— Buffalo Bill's Spy Trailer - The Stranger in Camp • Colonel Prentiss Ingraham

... impressed by the modesty of Peewee. He simply thinks this boat will outclass nine hundred and ninety-nine others that will be madly chasing him all summer long, trying to keep pace ...
— Go Ahead Boys and the Racing Motorboat • Ross Kay

... a carriage was coming along the road from Tver. All the villagers came to the doors of their dilapidated wooden huts. Even the kabaks were emptied for a time. As the vehicle approached it became apparent that the horses were going at a great pace; not only was the loose horse galloping, but also the pair in the shafts. The carriage was an open one, an ordinary North Russian travelling carriage, not unlike the vehicle we call the victoria, ...
— The Sowers • Henry Seton Merriman

... limited to words easily recognized by beginners in reading, and the sentences are made short and direct, so that they will be understood. The stories progress gradually from very easy to more difficult matter, keeping pace with the child's increasing knowledge and ability,—the book being carefully arranged for use as a supplementary reader, or for home reading for ...
— Boy Blue and His Friends • Etta Austin Blaisdell and Mary Frances Blaisdell

... house which we had before examined, we sat down in the verandah, and made signs that we wished to smoke a pipe with them. In the meantime a boat was observed to come to the landing-place; the crew quitted her and came towards us at a rapid pace. The quick manner of these people, so different from the ordinary behaviour of the Coreans we had seen, made us apprehend that some violence was meditated; but in this we were mistaken, for they sat down ...
— Account of a Voyage of Discovery - to the West Coast of Corea, and the Great Loo-Choo Island • Captain Basil Hall

... helping guard a pratie patch, an ice-house, corn-crib, smoke-house, and other such things that were near our camp ground, and that belonged to a Rebel Colonel under Johnston;—Johnston himself was staling away with all his army to help fight the battle of Bull Run. Patrick—pace to his sowl—was in that battle and fought like a tiger, barrin' that he would have done better, as his Captain tould me, if he hadn't forgot the balls in his cartridge-box, and took to his musket like a shelaleh all ...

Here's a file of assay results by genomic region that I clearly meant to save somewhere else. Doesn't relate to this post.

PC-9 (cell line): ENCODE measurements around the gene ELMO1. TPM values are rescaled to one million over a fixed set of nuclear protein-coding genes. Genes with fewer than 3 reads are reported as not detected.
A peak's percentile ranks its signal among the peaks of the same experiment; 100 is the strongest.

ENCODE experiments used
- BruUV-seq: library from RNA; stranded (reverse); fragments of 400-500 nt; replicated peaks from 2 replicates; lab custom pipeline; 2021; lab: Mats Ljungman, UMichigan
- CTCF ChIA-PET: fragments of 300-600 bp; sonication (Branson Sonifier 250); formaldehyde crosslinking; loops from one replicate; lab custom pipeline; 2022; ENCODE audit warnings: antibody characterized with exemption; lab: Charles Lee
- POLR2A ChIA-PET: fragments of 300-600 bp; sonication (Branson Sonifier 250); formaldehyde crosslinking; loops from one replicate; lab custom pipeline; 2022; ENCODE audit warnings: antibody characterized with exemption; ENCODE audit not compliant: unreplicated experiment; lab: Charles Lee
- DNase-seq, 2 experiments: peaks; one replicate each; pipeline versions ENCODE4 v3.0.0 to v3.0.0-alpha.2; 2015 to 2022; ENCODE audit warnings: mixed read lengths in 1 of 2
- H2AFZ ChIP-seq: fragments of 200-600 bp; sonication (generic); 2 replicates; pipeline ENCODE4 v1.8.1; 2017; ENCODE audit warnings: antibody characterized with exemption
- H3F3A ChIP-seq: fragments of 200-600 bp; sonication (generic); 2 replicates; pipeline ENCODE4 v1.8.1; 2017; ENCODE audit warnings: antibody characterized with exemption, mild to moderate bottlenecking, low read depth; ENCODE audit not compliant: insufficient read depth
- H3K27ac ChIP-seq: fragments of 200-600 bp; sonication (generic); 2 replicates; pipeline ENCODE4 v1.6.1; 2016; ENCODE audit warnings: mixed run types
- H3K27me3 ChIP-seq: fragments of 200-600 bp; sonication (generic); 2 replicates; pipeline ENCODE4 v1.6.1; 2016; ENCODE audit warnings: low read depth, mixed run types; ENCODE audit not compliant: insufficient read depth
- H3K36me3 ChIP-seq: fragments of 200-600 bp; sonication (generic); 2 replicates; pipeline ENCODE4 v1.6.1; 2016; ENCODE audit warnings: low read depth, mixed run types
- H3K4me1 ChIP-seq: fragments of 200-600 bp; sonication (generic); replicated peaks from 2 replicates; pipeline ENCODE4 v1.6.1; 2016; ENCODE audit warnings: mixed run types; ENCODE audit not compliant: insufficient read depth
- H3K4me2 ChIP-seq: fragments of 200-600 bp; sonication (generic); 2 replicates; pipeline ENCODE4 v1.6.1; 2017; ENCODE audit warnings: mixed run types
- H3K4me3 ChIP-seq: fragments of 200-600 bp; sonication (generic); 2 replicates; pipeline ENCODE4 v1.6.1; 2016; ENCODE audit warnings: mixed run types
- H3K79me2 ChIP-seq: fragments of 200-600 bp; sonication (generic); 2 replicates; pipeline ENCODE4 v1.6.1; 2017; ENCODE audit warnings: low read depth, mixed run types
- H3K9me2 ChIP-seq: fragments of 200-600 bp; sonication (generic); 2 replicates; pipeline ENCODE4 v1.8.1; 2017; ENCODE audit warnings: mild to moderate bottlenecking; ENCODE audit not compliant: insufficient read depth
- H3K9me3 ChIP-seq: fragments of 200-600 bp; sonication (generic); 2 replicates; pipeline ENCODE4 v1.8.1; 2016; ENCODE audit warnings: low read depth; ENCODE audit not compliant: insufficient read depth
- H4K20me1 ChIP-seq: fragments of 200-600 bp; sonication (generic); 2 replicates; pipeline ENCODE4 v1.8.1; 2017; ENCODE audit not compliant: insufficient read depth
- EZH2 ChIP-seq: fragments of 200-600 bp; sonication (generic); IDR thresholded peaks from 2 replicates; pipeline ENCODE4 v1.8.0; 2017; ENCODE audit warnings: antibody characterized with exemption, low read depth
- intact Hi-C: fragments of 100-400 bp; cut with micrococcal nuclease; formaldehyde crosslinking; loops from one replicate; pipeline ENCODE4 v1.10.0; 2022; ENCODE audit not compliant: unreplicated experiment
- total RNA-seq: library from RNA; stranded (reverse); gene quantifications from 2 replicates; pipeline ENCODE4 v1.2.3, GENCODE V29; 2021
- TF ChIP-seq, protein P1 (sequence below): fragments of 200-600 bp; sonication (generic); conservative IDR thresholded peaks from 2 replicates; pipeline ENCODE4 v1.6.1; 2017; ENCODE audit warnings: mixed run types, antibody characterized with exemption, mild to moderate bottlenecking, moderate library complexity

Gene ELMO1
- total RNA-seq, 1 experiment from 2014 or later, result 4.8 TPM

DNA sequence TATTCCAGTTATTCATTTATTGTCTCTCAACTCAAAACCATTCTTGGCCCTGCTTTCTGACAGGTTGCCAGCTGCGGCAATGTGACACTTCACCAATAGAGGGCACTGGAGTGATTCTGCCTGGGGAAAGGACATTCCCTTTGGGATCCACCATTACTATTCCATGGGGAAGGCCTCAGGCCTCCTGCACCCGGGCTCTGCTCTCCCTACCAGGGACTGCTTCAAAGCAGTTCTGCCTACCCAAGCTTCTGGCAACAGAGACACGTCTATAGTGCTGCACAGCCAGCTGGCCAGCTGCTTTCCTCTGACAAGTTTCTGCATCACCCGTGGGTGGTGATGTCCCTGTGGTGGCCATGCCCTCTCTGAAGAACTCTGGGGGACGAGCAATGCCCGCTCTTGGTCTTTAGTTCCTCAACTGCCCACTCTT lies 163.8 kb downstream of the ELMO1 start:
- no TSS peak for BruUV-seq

— Red-Tape and Pigeon-Hole Generals - As Seen From the Ranks During a Campaign in the Army of the Potomac • William H. Armstrong

... fearful burst of strange cries broke forth from the haunted castle, the two men started wildly on the run. Faster and faster grew their pace as Monkey blew more furiously on his home-made "goose-call" with telling effect. As they passed the spot where Hugh and the other three scouts were lying in concealment, the alarmed pair could be heard giving vent to excited remarks, ...
— The Boy Scouts with the Motion Picture Players • Robert Shaler

... pony trotted at such good pace that where the ways were rough the Tinker's light cart creaked and lurched until the tins wherewith it was festooned rattled and clinked and I, perched precariously on the tailboard, legs a-swing, was fain to hold on lest I be ...
— Peregrine's Progress • Jeffery Farnol

... Mr. Gibson remounted, and rode away at the long, slinging trot so well known to the country people as the doctor's pace. ...
— Wives and Daughters • Elizabeth Cleghorn Gaskell